Iran has one of the longest land borders of any country in western Asia covering 3,662 miles in length. There are seven countries that Iran shares this long land border with. These countries are Iraq, Turkmenistan, Afghanistan, Pakistan, Turkey, Armenia, and Azerbaijan. Of these countries, Turkmenistan shares the longest border with Iran, with the border between the two countries stretching 713 miles. On the other end of the spectrum is Armenia which has the shortest international border with Iran, being only 27 miles in length.
Afghanistan is one of Iran’s bordering countries and lies to the east of Iran. The two countries share a long land border which is 572 miles in length. The tri-point connecting Afghanistan, Iran, and Pakistan marks the start of the border, from where it extends north to the Afghanistan-Iran-Turkmenistan tri-point. The history of the two countries goes back several centuries. Afghanistan was once part of the Persian Empire after Shah Ismail I conquered vast past of Afghanistan, incorporating them as part of his empire. These regions were predominantly inhabited by Shia Muslims, who after being oppressed by the Sunni Persians for centuries, decided to fight for independence. The influence of the Shia Persians was on a decline in the 17th century. Mirwais Hotak, a tribal leader, led a successful campaign against the Persians that saw the emergence of Afghanistan (the southern part of the country) as an independent country in the late 17th century, which marked the earliest demarcation of the international border. Security forces from the two countries recently clashed on the border in Afghanistan’s Nimroz Province. Some border crossings found on the Iran-Afghanistan border include the Taybad-Islam Qala border crossing, the border’s primary crossing which connects Iran’s city of Mashhad to the city of Herat in Afghanistan.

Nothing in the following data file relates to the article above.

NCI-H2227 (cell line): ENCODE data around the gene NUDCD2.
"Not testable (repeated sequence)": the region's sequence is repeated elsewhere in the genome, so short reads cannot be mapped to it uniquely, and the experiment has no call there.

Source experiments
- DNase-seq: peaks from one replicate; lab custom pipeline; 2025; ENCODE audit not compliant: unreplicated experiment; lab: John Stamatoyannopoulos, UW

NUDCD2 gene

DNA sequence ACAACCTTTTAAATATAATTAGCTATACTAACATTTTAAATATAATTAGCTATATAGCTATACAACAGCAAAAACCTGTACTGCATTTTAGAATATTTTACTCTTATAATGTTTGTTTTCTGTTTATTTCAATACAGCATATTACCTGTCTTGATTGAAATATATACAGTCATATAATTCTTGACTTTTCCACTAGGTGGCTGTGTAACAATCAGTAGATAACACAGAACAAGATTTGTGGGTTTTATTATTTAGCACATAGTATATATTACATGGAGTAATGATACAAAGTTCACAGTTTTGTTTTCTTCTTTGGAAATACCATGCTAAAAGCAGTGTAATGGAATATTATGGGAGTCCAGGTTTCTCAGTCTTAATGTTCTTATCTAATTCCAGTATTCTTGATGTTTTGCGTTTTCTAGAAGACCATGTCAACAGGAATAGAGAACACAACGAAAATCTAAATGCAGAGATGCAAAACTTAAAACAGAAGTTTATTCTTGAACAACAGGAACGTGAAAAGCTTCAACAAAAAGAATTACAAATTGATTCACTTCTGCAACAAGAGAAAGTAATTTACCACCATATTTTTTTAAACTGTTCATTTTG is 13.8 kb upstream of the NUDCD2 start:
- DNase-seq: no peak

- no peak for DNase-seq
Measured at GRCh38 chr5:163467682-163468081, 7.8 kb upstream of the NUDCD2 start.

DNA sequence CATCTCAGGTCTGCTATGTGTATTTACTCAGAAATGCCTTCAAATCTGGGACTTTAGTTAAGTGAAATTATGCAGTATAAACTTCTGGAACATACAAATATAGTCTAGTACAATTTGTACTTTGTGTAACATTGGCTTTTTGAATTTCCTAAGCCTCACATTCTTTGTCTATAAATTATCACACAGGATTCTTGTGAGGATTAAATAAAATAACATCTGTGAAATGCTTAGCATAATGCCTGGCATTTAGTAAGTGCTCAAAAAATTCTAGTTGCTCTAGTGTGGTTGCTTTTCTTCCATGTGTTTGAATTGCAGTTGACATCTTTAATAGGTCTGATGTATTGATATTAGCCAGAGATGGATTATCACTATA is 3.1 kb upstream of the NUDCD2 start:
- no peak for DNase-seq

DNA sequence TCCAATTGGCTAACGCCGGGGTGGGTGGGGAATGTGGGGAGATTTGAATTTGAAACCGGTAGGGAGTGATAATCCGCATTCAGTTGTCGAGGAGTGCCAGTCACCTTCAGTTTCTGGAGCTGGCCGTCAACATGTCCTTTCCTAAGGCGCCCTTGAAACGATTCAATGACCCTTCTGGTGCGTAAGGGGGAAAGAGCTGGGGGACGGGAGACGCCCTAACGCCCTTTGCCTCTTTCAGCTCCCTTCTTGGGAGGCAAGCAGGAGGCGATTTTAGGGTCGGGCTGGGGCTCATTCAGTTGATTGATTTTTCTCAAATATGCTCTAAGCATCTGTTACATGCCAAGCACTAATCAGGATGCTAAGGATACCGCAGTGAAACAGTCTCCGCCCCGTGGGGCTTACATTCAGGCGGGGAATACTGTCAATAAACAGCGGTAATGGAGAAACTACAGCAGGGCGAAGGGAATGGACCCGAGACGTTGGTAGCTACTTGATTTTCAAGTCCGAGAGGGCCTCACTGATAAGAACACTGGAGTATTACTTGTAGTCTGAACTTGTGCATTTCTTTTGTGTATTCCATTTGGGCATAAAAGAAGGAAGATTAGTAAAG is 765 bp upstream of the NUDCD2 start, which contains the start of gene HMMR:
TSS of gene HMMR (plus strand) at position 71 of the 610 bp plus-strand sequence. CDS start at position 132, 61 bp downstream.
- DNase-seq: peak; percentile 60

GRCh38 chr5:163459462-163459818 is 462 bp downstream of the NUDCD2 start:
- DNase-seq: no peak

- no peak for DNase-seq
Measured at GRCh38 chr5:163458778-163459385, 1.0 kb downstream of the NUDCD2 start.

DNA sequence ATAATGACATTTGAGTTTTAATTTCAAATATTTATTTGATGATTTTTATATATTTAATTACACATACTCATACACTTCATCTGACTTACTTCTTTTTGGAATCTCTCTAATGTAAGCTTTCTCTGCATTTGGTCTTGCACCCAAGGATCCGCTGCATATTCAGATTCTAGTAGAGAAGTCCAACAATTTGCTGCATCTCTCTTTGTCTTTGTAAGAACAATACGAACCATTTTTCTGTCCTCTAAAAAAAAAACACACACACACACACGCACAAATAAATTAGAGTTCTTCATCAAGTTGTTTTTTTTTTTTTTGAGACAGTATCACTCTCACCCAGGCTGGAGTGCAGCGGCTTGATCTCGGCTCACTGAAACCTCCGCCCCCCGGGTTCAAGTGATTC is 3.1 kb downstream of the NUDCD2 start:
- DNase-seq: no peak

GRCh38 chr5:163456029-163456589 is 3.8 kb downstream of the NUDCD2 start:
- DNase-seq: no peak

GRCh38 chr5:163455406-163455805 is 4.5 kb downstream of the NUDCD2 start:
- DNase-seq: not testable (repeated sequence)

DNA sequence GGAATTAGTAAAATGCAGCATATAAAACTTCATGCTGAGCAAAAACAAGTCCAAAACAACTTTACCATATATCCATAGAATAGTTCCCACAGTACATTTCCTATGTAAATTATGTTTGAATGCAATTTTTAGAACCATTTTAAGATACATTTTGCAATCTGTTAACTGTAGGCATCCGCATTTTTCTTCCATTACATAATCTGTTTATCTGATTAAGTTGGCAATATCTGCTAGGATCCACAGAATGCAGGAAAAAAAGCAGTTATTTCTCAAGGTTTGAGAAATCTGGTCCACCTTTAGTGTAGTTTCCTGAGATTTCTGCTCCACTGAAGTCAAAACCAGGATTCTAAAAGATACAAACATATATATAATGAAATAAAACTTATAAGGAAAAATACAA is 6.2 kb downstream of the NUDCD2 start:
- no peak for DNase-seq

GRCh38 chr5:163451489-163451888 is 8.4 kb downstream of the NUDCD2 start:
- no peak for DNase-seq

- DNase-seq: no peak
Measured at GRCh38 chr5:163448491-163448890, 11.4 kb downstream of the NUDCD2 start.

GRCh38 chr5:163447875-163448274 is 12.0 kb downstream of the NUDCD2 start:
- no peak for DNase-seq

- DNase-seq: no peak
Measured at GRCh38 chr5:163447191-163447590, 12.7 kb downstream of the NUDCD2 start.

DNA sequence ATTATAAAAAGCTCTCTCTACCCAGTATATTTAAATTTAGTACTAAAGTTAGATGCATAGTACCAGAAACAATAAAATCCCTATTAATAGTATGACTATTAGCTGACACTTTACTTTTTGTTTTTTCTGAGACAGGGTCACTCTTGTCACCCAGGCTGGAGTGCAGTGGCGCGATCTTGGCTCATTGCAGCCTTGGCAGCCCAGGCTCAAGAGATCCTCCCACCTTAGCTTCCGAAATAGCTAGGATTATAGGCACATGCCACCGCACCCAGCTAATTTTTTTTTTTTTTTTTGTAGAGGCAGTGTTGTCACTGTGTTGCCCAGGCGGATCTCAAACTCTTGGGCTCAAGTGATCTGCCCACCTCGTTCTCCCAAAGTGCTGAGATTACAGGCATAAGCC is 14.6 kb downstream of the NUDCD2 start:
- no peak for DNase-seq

East of Iran is Turkey, one of its bordering countries. Turkey and Iran share a land border that stretches 332 miles in length. This international border is among the oldest in the world, as it was first demarcated in 1514, as was provided for by the Treaty of Zuhab, an international agreement signed by the Safavid (Iran) and Ottoman (Turkey) Empires in the aftermath of the Battle of Chaldiran. The border Turkey has embarked on the construction of a border barrier over a significant portion of the international border. The purpose of the border barrier is to aid in the fight against cross-border smuggling and illegal cross-border movement that is rife on the Iran-Turkey border. Turkey’s National Housing Commission is the body tasked with the construction of the border barrier. Both Iran and Turkey agree that the construction of the barrier is in their interest. Construction of the barrier is expected to be completed in 2019. When complete, the border barrier is expected to stretch about 89 miles in length. The border barrier will touch the provinces of Igdir and Agri in Turkey. There are numerous border crossings found on the international border. The busiest of the border crossings is the Bazargan-Gurbulak border crossing, which connects the Turkish city of Dogubayazit to the city of Tabriz in Iran. Another border crossing found on the Iran-Turkey border is the Razi-Kapikoy border crossing.